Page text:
By Justin Mistry, AWC Personal Trainer

The Fall semester is upon us! That means getting back to a full and structured school schedule. Whether you are new or returning to Centennial College, you will most likely come by the Athletic and Wellness Centre at one point or another. So let’s get back to school and back to basics!

So what are the basics to fitness? The Canadian Society of Exercise Physiology (CSEP) has outlined 11 components of physical fitness, 5 health-related components, and 6 performance-related components (Table 1). This article will focus on assessing and training the health-related components of physical fitness to help you build on the basics of fitness and health.


Table 1

Health-related Performance-related
Body Composition

Aerobic Fitness

Muscular Strength

Muscular Endurance







Reaction Time




Body Composition:

For body composition there are many ways to be assessed. The first two that you can measure with a friend are Waist/Hip Circumference and Body Mass Index (BMI). For waist circumference, use a measuring tape to measure the torso circumference around the top of the hip bone (iliac crest) and to assess hip circumference, measure the circumference around the largest part of the buttocks.

To measure BMI simply divide your body mass in kilograms by the square of your height in meters (BMI=kg/m2). BMI is best measured on untrained individuals, or on individuals who are just starting out on a fitness program. The reason for this is that BMI only takes total body mass into account; BMI can become skewed when assessed on an individual with high levels of muscle because muscle is more dense than fat.

The second way to measure is using a Bioelectrical Impedance Analyser (BIA). The way a BIA works is by sending a light electrical current up through one arm/leg to the opposite arm/leg. A BIA can measure body fat percentage, muscle mass percentage, and total body water percentage in under 2 minutes. Be sure to ask a Wellness Coach to help assess your body composition through BIA.


Aerobic Fitness:

In the Athletic and Wellness Centre (AWC) at Progress Campus there are a variety of ways to train your aerobic fitness but only a couple of ways to assess your aerobic fitness on your own. The 1-mile (1.6km) walk consists of 10.4 laps on the inside lane of the indoor track in the AWC, the goal of this assessment is to walk as fast as you can without stopping, jogging or running. Once you have completed your 10.4 laps, immediately record your post-test heart rate and record your time. Next, take your post-test heart rate and walk time to an online calculator such as to calculate your VO2 Max. VO2 Max is the measurement of maximum oxygen uptake by an individual during intense exercise; it is measured in milliliters of oxygen per minute per kilogram of body weight.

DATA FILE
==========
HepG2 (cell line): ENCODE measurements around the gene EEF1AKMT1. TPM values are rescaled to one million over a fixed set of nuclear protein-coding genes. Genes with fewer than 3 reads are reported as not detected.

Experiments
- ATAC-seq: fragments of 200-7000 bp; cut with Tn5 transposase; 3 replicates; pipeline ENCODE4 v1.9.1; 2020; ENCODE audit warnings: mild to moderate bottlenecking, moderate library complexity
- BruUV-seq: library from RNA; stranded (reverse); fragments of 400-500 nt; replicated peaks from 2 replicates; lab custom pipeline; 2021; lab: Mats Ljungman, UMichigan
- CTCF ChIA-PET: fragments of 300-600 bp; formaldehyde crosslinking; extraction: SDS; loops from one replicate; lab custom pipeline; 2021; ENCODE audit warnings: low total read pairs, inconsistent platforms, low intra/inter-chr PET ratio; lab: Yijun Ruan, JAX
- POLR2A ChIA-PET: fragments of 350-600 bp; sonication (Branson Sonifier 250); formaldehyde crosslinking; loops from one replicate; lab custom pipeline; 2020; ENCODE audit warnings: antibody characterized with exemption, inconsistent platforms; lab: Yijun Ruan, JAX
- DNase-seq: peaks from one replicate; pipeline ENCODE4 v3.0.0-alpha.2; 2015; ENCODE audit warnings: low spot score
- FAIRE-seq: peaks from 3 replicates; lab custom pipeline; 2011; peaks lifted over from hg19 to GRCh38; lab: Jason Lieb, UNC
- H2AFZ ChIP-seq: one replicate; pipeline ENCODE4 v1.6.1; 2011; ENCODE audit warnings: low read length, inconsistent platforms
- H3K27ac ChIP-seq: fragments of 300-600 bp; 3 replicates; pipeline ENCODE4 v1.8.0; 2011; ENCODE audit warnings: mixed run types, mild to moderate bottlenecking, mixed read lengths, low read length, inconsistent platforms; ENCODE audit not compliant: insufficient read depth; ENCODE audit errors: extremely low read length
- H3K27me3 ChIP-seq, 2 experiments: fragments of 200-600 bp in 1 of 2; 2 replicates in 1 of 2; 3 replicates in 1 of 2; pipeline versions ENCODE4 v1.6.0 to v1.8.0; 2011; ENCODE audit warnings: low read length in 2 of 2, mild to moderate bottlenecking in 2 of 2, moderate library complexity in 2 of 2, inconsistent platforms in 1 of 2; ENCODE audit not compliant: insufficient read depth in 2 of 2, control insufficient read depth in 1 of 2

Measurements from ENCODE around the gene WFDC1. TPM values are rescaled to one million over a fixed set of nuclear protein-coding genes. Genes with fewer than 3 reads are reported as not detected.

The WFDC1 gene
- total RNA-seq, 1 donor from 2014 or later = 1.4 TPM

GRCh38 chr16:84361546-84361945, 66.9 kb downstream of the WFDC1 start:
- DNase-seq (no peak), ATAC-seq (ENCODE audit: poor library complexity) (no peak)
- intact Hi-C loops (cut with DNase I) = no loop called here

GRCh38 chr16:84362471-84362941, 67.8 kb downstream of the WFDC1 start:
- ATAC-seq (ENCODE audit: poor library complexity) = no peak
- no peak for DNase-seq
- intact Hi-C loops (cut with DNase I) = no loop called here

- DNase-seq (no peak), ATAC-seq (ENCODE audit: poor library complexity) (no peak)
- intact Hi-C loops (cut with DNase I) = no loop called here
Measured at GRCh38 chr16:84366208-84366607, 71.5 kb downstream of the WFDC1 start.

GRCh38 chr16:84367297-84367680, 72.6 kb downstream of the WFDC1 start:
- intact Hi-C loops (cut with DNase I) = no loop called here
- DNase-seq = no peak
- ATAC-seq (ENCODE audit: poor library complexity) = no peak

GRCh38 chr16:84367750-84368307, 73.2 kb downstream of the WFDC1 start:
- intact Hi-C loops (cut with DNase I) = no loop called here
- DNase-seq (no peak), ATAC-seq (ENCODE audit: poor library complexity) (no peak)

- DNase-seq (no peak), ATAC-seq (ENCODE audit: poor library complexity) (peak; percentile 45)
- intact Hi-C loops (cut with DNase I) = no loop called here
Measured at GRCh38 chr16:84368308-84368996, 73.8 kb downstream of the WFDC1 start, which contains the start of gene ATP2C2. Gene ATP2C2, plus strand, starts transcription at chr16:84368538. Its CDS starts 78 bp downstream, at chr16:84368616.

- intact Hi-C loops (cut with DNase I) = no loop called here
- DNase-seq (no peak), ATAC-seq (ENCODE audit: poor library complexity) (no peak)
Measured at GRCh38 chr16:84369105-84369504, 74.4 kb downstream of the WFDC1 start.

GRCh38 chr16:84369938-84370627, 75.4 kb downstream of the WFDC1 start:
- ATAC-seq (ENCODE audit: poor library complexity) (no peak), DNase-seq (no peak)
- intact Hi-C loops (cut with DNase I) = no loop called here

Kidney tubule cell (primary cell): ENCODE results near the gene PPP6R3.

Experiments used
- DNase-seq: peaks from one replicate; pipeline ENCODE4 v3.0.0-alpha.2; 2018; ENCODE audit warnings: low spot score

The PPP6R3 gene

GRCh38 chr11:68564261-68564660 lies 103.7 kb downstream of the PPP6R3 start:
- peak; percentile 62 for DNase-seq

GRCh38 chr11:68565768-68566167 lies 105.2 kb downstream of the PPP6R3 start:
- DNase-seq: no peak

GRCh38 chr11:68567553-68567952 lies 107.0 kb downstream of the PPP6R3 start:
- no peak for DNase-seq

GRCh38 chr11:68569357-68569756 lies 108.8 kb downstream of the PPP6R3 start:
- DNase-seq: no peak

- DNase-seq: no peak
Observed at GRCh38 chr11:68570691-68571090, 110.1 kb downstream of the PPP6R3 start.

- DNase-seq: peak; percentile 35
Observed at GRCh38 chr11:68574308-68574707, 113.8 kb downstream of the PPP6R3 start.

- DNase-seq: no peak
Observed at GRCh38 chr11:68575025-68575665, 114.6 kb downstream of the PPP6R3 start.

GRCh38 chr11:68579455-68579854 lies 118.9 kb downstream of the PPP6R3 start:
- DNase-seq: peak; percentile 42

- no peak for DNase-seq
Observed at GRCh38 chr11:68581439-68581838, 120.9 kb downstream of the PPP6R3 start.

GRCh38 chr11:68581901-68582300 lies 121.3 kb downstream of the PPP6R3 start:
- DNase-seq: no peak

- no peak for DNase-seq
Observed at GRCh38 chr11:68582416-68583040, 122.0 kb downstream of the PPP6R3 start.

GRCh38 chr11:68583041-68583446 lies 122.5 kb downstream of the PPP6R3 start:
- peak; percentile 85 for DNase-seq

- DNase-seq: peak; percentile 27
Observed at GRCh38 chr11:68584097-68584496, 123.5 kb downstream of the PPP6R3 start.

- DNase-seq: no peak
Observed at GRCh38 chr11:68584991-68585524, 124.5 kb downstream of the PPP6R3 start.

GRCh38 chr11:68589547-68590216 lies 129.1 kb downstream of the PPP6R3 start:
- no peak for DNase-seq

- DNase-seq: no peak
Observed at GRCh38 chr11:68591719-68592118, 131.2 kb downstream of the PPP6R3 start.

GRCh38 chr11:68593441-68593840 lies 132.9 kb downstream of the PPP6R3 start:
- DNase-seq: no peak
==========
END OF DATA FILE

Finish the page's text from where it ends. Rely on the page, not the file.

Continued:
Muscular Strength:

Both muscular strength and endurance exercise can be linked depending on the level of training an individual has gone through. Assessments such as maximum repetitions of push ups and chin ups require both a blend of strength, endurance, and technique. To perform the push up assessment begin with hands underneath the shoulders, and the body in a straight line (also referred to as “high-plank position”). Perform as many unbroken repetitions as possible, bringing your chest as close to the floor as possible. Note both depth of push up, number of repetitions, and any pain you experienced.

For the chin up assessment, grab the designated chin up grips, or, if using a straight bar, grab the bar with a shoulder width grip with your palms facing you. Next, allow your body to hang from the bar with straight arms, and then pull yourself up as high as possible, returning down to a hang with control. Note both range of motion of your chin up, number of repetitions, and any pain.